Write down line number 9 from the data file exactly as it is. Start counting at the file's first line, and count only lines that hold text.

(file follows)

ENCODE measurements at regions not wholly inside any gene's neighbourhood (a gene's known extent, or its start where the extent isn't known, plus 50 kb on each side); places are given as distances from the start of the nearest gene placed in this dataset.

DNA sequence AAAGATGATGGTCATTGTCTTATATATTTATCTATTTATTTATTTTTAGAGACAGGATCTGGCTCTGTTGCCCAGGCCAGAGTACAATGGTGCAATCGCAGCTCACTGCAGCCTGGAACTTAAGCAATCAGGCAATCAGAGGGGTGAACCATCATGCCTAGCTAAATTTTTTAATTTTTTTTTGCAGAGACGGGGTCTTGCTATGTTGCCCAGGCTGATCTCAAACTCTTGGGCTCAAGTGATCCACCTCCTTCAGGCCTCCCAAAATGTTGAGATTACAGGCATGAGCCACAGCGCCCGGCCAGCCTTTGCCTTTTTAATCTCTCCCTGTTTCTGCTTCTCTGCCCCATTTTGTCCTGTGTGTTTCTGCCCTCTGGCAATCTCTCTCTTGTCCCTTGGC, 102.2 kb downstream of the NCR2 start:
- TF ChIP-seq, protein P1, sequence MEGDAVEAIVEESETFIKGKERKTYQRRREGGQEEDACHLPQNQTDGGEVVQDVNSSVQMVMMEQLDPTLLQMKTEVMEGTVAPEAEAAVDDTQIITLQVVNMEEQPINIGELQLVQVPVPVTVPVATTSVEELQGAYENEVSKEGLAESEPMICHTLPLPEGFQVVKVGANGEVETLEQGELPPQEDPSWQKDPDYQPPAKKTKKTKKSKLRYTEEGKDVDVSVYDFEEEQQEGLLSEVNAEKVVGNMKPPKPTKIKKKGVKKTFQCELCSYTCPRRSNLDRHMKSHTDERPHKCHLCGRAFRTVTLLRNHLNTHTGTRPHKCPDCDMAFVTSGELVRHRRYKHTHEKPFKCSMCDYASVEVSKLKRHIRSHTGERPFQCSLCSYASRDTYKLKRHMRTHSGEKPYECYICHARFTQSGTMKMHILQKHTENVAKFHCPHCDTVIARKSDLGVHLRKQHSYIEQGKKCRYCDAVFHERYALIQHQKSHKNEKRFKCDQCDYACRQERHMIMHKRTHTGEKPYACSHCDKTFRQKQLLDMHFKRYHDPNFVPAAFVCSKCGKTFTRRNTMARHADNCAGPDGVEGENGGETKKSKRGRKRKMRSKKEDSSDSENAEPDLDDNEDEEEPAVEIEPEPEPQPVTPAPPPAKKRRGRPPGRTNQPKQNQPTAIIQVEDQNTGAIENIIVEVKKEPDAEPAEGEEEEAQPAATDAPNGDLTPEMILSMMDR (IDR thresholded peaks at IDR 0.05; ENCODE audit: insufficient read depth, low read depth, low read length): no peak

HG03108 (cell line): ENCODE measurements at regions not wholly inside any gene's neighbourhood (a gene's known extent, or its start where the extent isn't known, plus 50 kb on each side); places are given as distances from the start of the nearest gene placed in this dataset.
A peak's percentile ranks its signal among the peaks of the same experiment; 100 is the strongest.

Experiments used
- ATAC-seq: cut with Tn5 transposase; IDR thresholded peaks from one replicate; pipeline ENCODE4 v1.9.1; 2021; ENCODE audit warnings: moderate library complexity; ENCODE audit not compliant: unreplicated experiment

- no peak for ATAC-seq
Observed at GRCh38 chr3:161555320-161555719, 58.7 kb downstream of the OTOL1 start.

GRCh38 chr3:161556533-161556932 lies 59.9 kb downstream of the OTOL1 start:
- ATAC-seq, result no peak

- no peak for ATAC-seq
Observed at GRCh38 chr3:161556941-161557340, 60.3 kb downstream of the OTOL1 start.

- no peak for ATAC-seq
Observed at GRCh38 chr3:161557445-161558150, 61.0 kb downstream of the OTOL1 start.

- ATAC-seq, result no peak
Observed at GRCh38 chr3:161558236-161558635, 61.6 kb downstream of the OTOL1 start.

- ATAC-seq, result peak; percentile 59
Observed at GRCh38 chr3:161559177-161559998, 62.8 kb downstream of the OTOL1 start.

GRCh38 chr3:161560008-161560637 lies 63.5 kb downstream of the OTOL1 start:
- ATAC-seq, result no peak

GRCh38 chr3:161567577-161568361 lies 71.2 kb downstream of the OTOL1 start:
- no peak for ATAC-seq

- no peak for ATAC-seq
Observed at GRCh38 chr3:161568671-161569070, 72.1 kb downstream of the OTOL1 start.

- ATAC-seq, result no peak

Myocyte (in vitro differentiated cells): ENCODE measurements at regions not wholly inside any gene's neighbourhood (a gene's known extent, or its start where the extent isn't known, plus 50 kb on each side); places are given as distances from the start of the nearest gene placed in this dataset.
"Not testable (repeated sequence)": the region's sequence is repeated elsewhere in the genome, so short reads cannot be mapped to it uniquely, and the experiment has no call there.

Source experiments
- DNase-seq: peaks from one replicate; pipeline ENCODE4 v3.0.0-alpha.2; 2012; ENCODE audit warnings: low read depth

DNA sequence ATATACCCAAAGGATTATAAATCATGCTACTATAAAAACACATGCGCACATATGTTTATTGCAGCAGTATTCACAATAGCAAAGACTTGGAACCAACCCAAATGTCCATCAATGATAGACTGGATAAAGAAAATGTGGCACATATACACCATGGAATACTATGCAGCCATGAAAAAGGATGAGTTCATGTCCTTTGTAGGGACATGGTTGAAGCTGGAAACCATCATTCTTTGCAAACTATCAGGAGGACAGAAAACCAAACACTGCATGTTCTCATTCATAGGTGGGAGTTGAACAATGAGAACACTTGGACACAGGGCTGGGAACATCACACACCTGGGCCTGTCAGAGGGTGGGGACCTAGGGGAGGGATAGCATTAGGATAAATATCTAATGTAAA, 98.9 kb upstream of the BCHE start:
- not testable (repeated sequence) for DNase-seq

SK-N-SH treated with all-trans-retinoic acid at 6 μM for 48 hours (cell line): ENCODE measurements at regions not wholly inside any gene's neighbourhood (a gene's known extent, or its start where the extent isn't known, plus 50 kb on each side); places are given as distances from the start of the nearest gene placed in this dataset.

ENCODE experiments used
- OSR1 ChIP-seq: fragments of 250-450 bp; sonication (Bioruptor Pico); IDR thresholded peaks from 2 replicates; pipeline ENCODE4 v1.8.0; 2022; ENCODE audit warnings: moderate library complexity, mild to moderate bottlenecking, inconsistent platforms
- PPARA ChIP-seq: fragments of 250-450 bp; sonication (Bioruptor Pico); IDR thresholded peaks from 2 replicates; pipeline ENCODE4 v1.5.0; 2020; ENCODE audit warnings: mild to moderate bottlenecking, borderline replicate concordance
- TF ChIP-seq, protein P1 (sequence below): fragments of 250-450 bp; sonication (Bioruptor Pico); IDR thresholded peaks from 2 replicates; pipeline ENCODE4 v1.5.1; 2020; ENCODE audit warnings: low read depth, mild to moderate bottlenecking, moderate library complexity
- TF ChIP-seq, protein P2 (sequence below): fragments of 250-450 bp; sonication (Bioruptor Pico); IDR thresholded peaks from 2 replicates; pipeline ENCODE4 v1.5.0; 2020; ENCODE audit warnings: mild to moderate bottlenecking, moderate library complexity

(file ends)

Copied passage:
Observed at GRCh38 chr3:161555320-161555719, 58.7 kb downstream of the OTOL1 start.